Age-related vision loss (ARVL) is an often-overlooked health issue that affects a significant portion of the elderly population around the world. This progressive impairment not only challenges an individual’s visual capabilities but also has a considerable impact on their occupational engagement and overall quality of life. Occupational therapists are at the forefront of developing strategies to support individuals dealing with ARVL. A recent metasynthesis study, published in the ‘Canadian Journal of Occupational Therapy,’ has provided invaluable insights into the psychological adaptation strategies employed by older adults to maintain their independence and engagement in daily activities despite the challenges posed by ARVL.

DOI: 10.1177/0008417419834422

Vision is a critical sense that enables us to interact with the world effectively. As we age, our visual acuity often diminishes – a reality that countless older adults face every day. Age-related vision loss can lead to significant setbacks in life, particularly when it comes to engaging in various occupations, which, in this context, refers to all the activities that occupy our time, including self-care, work, and leisure.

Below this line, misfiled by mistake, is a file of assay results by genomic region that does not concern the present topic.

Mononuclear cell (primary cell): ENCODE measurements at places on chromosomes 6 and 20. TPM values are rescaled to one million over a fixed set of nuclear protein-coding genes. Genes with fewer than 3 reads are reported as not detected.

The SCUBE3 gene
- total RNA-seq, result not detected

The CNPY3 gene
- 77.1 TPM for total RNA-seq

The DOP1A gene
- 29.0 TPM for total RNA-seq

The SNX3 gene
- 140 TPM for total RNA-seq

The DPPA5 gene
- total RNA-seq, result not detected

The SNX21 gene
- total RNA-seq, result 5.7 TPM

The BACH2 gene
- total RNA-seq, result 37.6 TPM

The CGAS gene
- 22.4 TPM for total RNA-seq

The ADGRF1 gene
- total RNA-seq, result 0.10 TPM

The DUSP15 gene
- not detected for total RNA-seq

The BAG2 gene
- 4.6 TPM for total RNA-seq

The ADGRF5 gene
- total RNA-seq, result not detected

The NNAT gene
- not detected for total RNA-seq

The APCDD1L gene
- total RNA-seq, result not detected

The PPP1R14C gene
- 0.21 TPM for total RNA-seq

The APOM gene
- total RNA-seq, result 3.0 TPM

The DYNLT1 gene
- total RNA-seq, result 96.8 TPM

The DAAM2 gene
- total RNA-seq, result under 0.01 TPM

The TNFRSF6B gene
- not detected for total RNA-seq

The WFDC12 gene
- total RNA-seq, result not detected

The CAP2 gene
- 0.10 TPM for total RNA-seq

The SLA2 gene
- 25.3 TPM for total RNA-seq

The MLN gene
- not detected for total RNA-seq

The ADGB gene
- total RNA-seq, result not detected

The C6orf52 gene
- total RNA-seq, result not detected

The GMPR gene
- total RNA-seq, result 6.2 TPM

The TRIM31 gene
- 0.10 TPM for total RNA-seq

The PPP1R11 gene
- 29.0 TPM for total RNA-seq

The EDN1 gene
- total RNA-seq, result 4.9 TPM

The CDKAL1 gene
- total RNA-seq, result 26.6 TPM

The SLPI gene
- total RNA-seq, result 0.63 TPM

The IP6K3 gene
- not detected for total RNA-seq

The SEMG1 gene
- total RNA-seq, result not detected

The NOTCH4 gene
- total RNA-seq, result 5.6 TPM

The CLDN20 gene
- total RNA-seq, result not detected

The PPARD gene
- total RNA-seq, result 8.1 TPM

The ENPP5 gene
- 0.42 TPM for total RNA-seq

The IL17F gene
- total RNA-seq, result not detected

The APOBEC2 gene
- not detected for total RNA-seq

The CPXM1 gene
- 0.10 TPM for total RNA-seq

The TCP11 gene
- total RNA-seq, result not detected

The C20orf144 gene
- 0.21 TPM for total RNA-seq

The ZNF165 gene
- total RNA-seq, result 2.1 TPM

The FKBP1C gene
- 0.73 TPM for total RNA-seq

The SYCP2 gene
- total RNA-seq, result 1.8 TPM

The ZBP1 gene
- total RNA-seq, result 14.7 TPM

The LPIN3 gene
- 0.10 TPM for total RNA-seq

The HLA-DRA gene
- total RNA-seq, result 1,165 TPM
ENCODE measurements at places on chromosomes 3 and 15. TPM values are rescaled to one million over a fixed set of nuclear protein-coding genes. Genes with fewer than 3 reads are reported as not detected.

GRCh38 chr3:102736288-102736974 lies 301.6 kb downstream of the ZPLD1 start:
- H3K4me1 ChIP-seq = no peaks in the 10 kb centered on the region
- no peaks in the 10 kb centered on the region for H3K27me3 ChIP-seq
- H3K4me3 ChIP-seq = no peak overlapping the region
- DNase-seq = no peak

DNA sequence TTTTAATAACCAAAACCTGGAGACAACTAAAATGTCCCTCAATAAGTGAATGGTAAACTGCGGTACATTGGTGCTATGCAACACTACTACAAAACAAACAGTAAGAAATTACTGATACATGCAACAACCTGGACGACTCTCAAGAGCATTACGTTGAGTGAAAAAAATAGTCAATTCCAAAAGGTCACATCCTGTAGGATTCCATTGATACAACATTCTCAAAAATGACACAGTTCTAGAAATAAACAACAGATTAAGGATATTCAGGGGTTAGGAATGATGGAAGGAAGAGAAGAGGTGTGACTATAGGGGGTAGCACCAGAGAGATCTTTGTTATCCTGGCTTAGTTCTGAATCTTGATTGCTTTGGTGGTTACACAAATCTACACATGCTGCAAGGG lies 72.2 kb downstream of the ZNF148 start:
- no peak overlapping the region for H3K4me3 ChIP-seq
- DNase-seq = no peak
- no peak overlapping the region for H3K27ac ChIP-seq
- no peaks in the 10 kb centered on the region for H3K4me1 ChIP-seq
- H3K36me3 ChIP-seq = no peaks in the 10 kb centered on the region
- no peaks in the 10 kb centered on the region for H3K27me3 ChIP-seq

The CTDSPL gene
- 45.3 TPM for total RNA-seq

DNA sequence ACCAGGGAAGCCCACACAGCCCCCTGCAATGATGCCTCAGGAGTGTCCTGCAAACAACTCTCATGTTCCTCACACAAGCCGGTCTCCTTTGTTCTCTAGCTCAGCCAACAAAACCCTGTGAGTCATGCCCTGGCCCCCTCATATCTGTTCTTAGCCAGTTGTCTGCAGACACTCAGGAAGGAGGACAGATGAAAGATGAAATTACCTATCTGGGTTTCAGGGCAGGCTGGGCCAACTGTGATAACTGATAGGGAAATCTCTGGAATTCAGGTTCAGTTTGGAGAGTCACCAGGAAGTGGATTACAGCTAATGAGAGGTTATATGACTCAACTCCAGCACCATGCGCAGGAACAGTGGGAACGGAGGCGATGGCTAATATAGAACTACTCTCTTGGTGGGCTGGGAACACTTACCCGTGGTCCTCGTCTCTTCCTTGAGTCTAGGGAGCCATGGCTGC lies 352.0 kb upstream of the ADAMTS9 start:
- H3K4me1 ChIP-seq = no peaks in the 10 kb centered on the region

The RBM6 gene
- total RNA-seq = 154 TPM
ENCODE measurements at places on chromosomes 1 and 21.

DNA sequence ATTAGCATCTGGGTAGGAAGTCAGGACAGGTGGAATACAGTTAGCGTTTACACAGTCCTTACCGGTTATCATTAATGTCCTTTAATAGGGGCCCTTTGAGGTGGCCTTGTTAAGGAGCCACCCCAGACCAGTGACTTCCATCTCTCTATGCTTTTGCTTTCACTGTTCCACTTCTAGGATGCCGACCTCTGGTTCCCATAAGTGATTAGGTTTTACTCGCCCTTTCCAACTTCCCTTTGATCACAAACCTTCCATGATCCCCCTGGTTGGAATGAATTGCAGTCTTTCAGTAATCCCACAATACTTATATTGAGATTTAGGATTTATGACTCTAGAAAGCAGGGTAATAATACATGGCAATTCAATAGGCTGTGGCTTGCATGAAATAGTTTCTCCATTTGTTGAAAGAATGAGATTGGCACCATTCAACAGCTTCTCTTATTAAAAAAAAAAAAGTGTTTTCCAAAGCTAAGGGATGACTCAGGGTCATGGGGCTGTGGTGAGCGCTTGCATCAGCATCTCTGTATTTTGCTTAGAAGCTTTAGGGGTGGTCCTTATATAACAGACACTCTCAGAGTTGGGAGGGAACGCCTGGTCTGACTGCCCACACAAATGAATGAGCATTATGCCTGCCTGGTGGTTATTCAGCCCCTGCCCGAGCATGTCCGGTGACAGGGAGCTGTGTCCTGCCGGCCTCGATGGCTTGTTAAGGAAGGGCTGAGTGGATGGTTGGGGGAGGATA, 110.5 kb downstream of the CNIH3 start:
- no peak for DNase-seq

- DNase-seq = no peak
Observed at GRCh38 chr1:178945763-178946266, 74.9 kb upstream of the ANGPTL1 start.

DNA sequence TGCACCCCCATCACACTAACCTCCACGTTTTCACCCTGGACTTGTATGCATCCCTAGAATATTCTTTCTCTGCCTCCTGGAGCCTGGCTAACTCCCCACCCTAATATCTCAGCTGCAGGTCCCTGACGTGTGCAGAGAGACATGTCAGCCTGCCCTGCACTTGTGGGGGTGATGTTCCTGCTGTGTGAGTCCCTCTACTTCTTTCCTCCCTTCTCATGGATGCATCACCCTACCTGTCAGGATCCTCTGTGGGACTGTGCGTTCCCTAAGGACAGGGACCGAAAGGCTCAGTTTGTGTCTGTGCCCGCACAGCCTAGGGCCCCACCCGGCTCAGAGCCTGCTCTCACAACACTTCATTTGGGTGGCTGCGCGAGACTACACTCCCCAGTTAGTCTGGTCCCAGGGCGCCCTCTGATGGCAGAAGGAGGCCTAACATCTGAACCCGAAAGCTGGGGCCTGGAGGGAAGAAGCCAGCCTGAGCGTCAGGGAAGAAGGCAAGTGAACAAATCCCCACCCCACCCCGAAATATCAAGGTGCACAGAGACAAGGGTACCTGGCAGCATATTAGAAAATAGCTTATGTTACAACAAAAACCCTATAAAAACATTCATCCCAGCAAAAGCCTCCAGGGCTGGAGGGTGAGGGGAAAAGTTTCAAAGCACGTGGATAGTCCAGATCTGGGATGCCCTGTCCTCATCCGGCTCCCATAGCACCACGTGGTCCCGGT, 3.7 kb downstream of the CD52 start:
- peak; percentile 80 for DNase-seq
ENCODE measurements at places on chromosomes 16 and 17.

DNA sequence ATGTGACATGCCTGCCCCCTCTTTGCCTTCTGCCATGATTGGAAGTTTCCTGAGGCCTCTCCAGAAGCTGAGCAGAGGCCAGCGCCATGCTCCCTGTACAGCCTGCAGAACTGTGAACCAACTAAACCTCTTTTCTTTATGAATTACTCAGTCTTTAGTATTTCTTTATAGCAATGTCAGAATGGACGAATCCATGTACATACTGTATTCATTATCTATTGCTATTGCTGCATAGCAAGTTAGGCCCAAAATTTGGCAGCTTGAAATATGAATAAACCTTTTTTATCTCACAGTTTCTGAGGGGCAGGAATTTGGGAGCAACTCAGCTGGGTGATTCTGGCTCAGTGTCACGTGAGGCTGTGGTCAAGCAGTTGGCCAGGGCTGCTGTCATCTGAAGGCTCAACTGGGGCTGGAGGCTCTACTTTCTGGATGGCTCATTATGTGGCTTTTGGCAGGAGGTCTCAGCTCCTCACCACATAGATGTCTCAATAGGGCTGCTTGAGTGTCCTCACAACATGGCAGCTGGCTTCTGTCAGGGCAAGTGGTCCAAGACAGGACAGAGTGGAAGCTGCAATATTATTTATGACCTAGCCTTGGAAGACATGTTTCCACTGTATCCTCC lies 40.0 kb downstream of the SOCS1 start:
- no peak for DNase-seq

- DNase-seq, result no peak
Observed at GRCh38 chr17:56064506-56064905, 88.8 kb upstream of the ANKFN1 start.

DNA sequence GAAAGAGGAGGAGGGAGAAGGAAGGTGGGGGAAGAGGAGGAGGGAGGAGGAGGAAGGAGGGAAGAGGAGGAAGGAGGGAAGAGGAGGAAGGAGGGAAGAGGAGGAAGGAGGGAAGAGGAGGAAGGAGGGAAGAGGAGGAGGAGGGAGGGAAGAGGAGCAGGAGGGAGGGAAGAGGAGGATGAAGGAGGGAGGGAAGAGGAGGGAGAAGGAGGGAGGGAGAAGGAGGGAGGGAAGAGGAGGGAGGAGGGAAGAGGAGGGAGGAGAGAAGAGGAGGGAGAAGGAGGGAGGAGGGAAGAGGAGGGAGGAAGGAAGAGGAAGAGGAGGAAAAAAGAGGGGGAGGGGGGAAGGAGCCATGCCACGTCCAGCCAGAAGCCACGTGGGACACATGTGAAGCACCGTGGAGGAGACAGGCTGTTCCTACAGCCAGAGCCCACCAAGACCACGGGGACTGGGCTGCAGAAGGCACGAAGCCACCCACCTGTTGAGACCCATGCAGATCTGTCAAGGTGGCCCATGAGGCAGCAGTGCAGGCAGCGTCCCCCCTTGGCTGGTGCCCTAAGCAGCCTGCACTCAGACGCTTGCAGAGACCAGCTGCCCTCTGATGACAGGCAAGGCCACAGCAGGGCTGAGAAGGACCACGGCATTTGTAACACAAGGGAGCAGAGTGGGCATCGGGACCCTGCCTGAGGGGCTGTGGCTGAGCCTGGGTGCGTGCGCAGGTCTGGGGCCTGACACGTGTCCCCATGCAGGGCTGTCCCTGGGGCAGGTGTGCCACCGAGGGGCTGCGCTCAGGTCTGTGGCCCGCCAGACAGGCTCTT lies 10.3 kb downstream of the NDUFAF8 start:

Against this backdrop, a study titled “Adaptations to support occupational engagement with age-related vision loss: A metasynthesis study,” published in the ‘Canadian Journal of Occupational Therapy,’ offers insight into how older adults adapt psychologically to ARVL. The study, conducted by McGrath Colleen E. and Corrado Ann Marie, delves into 21 qualitative articles to comprehend how affected individuals adjust to their changing circumstances and sustain their occupational engagement.

The research categorizes the identified psychological strategies into five main themes: persisting with hope, positivity, and acceptance; portraying a self-image consistent with independence, competence, and self-reliance; using humor; relying on religious/spiritual beliefs; and comparing oneself to others, either favorably or unfavorably.

Persisting with Hope, Positivity, and Acceptance

Many older adults exhibit remarkable resilience in the face of ARVL, with hope and positivity playing a central role in their psychological adaptation. Acceptance does not imply resignation; rather, it indicates a level of adjustment wherein the individual acknowledges the reality of their situation and actively finds ways to work within their limitations. This positive outlook is essential as it can influence how effectively an individual with ARVL can continue with their activities and maintain a good quality of life.

Portraying a Self-Image of Independence

An important adaptation strategy uncovered by the study is the portrayal of a self-image that aligns with independence, competence, and self-reliance. Older adults with ARVL strive to maintain a sense of control over their lives, and they employ various techniques to ensure they can manage their daily tasks independently. This sense of self-efficacy is crucial for their psychological well-being and encourages continued engagement in activities that are meaningful to them.